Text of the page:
For Kylan, and White Oak Pastures, it’s not always a question of limiting the destruction that pigs can do – it’s asking, “where can their intense damage be helpful?”

White Oak Pastures Kylan Hoover field

Pigs were added to White Oak Pastures’ ecosystem, partially, because the farm relies on diverse business revenue streams to do the work it does (pork, no surprise, can be good for business). But hogs were also added because a holistic land management system requires many different kinds of animals for different kinds of roles.

White Oak Pastures’ land management aims for a savannah landscape, which Will describes as a warm, seasonal, perennial multiculture. This savannah goal includes some 20-30% shade, providing resting areas for animals and encouraging more diverse plant species and ecosystems. White Oak plants hundreds of different trees in their pastures every year, including pecan, peach, and other local trees. But some land, especially new acquisitions, already contains some of shade.

“What corn is to Iowa, pine trees are to Georgia,” Will Harris tells us, driving past the strips of timberland that border some of his tracts of land. Over the years, Will has acquired a number of commodity crop fields, flanked by factory pine silviculture (tree cultivation).

Although we normally associate monoculture with crops like corn and soybeans, this pine was planted for commercial pulp production in very much the same way. Land under silviculture is a little disorienting to look at –  an eerily overdesigned forest, trees lined up neatly in evenly-spaced rows. But once the pine is no longer being harvested, if left alone, these monocultured pine plantations would turn into the kind of jungle you can see on the edge of the highway – thick, impenetrable forest that frequently ends up taken over by an invasive plant like kudzu or buckthorn.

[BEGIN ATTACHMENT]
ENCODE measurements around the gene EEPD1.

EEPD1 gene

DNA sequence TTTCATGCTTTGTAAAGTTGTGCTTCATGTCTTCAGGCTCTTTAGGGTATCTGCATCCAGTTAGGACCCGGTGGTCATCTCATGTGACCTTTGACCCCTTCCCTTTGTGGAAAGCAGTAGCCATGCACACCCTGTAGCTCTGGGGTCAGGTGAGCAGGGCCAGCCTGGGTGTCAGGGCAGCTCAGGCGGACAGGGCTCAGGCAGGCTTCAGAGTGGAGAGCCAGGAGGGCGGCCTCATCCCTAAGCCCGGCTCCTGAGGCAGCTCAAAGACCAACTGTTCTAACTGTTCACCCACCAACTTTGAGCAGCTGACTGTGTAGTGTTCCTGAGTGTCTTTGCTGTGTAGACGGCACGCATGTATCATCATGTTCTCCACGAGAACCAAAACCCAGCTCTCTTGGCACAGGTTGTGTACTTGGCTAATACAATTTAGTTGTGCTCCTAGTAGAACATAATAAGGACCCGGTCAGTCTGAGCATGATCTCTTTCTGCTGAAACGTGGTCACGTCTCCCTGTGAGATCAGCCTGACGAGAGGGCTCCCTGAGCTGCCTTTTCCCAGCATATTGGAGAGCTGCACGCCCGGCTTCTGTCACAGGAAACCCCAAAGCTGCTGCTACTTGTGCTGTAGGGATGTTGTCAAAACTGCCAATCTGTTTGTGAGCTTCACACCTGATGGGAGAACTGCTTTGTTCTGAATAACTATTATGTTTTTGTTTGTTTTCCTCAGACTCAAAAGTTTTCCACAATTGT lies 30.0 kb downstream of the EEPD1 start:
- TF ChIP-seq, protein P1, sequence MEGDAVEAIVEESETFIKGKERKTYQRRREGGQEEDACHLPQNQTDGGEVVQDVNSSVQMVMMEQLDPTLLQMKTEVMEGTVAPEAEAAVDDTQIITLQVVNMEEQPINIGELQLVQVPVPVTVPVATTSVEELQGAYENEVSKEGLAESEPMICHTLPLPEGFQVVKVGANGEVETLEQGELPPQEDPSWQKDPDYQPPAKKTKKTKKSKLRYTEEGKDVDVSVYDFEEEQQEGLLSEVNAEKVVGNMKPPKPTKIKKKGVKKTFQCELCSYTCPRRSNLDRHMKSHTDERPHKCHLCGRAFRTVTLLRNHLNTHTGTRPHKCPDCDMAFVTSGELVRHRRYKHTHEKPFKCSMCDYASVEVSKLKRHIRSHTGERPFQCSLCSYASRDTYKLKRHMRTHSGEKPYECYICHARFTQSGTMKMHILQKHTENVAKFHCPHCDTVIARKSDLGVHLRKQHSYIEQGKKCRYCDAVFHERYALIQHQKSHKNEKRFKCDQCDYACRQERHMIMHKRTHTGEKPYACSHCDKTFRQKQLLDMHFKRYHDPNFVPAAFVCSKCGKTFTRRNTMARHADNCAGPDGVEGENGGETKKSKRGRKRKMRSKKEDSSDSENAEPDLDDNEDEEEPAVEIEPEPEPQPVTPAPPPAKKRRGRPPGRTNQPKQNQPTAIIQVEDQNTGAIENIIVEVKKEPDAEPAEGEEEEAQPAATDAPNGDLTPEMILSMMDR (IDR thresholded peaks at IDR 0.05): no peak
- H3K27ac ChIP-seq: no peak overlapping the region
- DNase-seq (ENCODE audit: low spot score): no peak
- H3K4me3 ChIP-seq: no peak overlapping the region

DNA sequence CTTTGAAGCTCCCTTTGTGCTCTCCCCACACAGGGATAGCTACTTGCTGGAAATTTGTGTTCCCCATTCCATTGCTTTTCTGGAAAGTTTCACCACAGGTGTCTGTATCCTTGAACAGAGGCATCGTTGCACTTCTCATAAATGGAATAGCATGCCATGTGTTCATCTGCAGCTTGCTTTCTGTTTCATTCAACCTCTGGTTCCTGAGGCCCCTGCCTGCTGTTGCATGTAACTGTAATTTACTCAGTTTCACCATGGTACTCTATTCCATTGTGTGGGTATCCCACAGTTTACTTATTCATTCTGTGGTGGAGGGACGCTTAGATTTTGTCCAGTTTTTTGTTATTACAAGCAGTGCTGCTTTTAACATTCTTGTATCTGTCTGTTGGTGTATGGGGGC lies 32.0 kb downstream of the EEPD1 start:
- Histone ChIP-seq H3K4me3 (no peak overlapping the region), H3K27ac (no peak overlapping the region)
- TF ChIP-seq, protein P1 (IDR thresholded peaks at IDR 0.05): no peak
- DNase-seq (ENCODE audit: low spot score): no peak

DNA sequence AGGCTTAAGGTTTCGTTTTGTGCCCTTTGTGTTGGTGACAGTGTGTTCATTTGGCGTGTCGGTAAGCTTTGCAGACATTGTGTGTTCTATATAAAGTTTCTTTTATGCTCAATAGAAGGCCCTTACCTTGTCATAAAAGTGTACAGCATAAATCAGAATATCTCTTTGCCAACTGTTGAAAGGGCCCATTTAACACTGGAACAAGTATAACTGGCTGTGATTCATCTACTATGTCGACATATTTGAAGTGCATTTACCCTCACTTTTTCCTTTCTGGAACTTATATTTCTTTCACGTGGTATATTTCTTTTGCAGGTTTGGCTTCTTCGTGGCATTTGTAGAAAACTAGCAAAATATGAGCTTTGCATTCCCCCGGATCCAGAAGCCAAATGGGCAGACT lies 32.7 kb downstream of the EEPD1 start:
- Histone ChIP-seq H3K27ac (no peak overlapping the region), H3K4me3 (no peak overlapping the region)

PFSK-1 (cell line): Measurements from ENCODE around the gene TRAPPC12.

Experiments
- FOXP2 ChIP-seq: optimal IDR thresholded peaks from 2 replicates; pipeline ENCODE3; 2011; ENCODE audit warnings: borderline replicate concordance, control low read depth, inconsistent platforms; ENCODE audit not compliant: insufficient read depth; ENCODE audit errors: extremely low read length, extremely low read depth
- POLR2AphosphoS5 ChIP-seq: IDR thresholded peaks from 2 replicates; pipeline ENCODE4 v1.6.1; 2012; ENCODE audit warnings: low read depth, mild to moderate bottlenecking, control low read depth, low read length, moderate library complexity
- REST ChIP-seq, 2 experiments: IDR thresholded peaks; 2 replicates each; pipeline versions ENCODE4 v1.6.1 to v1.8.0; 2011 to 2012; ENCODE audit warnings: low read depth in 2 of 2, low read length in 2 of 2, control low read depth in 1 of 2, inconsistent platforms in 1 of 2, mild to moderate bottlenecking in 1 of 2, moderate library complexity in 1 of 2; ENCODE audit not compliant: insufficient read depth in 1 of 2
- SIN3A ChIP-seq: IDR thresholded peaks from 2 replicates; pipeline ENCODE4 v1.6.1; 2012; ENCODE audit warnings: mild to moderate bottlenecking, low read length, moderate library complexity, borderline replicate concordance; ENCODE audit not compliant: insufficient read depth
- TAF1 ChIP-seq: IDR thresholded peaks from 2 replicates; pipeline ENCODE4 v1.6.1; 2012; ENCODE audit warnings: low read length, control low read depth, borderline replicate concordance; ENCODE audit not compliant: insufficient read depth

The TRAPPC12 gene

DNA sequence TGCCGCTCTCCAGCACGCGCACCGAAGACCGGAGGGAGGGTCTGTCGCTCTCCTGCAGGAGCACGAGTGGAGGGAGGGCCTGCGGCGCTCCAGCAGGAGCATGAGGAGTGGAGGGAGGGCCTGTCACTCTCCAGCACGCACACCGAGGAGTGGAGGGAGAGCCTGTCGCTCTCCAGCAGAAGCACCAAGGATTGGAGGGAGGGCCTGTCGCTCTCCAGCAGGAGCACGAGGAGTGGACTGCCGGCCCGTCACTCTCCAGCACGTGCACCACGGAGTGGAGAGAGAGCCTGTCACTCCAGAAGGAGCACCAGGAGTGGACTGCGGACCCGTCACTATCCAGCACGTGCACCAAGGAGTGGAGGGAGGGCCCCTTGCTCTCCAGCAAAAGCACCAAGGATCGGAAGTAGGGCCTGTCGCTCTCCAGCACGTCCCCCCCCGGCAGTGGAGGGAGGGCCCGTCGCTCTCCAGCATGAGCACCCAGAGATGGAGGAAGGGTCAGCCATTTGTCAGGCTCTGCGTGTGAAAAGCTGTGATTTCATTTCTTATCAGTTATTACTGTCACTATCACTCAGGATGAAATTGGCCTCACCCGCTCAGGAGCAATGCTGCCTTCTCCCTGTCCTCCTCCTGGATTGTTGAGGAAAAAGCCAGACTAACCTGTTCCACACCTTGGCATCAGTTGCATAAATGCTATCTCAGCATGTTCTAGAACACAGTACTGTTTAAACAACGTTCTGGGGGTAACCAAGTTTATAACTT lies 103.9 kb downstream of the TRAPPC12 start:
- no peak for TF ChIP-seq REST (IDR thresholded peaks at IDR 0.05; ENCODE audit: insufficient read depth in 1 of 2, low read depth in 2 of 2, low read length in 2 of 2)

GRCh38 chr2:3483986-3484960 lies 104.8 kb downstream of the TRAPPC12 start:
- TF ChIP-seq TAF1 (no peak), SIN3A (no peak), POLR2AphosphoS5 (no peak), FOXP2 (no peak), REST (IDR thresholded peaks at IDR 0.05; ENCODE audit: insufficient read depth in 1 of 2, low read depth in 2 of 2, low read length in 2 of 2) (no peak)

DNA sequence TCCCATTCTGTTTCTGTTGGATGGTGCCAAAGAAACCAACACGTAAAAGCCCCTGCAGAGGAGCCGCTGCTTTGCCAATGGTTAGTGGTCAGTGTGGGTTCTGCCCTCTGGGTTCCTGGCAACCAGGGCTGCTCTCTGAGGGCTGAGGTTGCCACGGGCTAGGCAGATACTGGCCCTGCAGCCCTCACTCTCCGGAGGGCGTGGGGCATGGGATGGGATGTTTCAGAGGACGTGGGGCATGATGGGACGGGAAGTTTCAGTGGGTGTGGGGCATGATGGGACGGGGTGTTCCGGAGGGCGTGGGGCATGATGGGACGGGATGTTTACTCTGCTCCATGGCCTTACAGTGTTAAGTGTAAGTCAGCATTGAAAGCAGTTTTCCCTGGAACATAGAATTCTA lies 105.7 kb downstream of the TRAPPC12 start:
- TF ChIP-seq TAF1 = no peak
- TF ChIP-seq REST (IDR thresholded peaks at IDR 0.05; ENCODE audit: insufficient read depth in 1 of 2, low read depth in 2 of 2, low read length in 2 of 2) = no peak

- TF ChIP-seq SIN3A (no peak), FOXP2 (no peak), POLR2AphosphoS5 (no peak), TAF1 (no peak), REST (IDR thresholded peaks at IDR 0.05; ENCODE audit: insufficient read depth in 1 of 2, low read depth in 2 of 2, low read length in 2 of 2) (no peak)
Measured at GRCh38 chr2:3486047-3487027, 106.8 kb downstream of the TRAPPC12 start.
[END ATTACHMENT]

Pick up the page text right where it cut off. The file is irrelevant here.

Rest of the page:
But at White Oak Pastures, these border forest areas, many former pine plantations, are part of the plan: the farm is trying to grow what they call silvipasture, or “pasture in the woods”, providing that shade for the savannah. To kickstart the transition away from overgrown timberland and toward a healthy savannah ecosystem, they need to use some big animal impact.